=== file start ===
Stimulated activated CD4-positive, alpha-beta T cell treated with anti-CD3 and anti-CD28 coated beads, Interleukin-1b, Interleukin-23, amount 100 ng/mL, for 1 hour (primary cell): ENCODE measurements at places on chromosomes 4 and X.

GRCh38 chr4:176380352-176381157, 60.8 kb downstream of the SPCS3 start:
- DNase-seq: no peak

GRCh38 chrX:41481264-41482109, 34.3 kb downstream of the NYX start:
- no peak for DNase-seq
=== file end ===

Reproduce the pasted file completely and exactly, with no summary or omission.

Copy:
Stimulated activated CD4-positive, alpha-beta T cell treated with anti-CD3 and anti-CD28 coated beads, Interleukin-1b, Interleukin-23, amount 100 ng/mL, for 1 hour (primary cell): ENCODE measurements at places on chromosomes 4 and X.

GRCh38 chr4:176380352-176381157, 60.8 kb downstream of the SPCS3 start:
- DNase-seq: no peak

GRCh38 chrX:41481264-41482109, 34.3 kb downstream of the NYX start:
- no peak for DNase-seq